I have been cheated on—emotionally and physically. After I found out, I felt empty, like I had entered a void I could never fill. I felt not whole enough, not good enough. He ruined everything.
I have cheated on someone—emotionally, not physically. I felt alone—lonelier in the relationship than I had ever been when I was single. I looked to another man for friendship, for laughter, for comfort, for everything I didn’t realize I was missing. I ruined everything.
Wikipedia defines emotional affairs as, “A relationship between a person and someone other than (their) spouse (or lover) that has an impact on the level of intimacy, emotional distance, and overall dynamic balance in the marriage. The role of an affair is to create emotional distance in the marriage.” That sounds about right to me. How do youdefine it?
Basically, emotional cheating involves expending emotional energy on someone other than your partner, to the point where it feels a little dangerous or wrong. This isn’t to say that you can’t make friends outside of your relationship. However, if you’ve struck up a close friendship that you’re keeping secret from your partner, or you find yourself always thinking or fantasizing about the other person, you might be crossing a line.
A lot of emotional affairs start off innocently enough—often at work—and many of them are conducted entirely online. Although not what it was intended for, social media seems to be all but built to support emotional cheating and casual flirtation. How many people do you know who have exchanged flirty Facebook messages with someone that they would not want their boyfriend/husband to know about?
Lonely, bored, or neglected in relationships, we can reach out into the ether and talk to an ex, coworker, or any number of people we encounter online. There’s an element of fantasy to it—we take what we see, and what they say, and fill in the rest with our imagination. Everything gets washed in a dreamlike watercolor as we enhance our idea of who that person is. Life starts to feel exciting again.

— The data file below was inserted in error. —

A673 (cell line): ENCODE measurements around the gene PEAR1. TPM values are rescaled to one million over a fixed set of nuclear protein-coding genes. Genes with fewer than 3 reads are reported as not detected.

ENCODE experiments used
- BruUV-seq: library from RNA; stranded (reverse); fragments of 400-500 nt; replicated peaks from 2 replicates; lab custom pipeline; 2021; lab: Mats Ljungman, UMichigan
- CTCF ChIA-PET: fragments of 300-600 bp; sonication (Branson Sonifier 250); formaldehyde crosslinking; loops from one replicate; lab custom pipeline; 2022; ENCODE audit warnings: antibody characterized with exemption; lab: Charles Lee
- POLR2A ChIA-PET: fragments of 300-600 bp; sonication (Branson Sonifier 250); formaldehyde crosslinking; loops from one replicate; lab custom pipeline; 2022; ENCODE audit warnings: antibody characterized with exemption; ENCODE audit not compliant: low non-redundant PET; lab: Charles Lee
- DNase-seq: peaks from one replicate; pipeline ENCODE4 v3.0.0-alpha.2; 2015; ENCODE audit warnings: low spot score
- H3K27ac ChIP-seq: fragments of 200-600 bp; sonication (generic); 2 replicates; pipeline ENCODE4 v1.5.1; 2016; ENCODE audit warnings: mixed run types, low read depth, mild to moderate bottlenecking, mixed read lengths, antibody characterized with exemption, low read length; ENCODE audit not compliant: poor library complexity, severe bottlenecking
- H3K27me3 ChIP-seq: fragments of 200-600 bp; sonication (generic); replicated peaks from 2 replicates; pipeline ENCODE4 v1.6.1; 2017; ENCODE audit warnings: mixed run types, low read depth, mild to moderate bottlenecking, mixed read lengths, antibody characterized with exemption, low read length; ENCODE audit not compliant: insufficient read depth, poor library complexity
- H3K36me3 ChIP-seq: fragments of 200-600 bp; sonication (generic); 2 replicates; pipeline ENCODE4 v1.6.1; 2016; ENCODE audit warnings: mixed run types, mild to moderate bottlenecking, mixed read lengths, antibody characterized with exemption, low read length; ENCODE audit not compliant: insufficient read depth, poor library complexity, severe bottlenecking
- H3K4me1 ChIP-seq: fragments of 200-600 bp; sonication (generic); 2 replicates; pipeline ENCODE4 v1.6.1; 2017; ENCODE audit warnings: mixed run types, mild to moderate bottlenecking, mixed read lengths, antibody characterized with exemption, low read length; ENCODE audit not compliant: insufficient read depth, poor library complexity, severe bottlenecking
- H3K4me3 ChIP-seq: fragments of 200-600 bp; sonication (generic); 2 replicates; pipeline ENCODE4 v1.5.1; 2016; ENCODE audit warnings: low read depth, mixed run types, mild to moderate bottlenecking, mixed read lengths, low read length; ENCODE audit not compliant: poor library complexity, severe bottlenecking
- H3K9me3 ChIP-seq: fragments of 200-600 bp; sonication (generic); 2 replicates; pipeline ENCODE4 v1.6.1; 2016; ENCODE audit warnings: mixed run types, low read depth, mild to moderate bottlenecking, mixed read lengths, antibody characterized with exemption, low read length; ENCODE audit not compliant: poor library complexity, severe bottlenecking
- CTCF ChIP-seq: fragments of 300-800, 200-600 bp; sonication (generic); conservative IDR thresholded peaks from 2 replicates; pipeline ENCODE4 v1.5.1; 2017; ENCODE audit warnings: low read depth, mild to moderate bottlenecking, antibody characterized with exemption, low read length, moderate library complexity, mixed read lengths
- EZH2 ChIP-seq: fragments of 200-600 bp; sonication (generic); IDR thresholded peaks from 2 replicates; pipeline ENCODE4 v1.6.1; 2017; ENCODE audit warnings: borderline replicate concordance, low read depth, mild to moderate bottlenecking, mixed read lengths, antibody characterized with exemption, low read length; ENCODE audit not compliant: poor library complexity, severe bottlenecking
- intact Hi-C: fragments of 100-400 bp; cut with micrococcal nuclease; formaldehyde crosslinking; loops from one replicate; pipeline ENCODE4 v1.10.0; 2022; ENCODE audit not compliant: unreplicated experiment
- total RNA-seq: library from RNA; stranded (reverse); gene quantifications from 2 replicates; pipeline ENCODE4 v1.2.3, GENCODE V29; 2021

As someone who has been on both sides of the cheater’s wall, I can tell you: don’t do it. It will likely lead to a breakup, and maybe that’s what you wanted, but it’s not the right way to get there. Even if the person you’re cheating with, or want to be cheating with, is your soulmate: Have the awkward conversation with your partner instead. Break up instead. Fight it out instead. Tell the truth instead. But many people don’t, or won’t, or can’t—because cheating, like all escapist wiles, is easier than facing hard relationship facts.
Cheating is not only an option for the faint of heart, it’s also an entire industry now. There are companies dedicated to making cheating as easy and headache-free as selecting a Slurpee flavor at 7-Eleven. One of those sites, Victoria Milan, surveyed 5,000 of their members to find out how they felt about sexual versus emotional affairs.
Women, it seems, are less forgiving about emotional affairs than men are. Sixty-nine percent of women said emotional affairs were worse than sexual affairs, while 72 percent of men said sexual affairs were the baser of the two.
The survey also found that 76 percent of women would forgive their partner for a strictly sexual affair, compared with only 35 percent of men.
Finally, the gents were more forgiving than women for nonsexual cheating, with 80 percent of men claiming they would forgive an emotional affair and only 30 percent of women pardoning emotional straying.
In the end, no one wins with emotional or physical affairs, really. The cheater and the cheated-on are both left feeling terrible—and they both still have to deal with their original relationship problems on top of the new problems the cheating has caused.
I’ve been in “going down the tubes” relationships and I get why people do the emotional cheating thing, but like pajamas in public, it’s a definite don’t.
Talk to me. Would you be more upset if your guy cheated on you emotionally or had a physical fling with no connection to the person?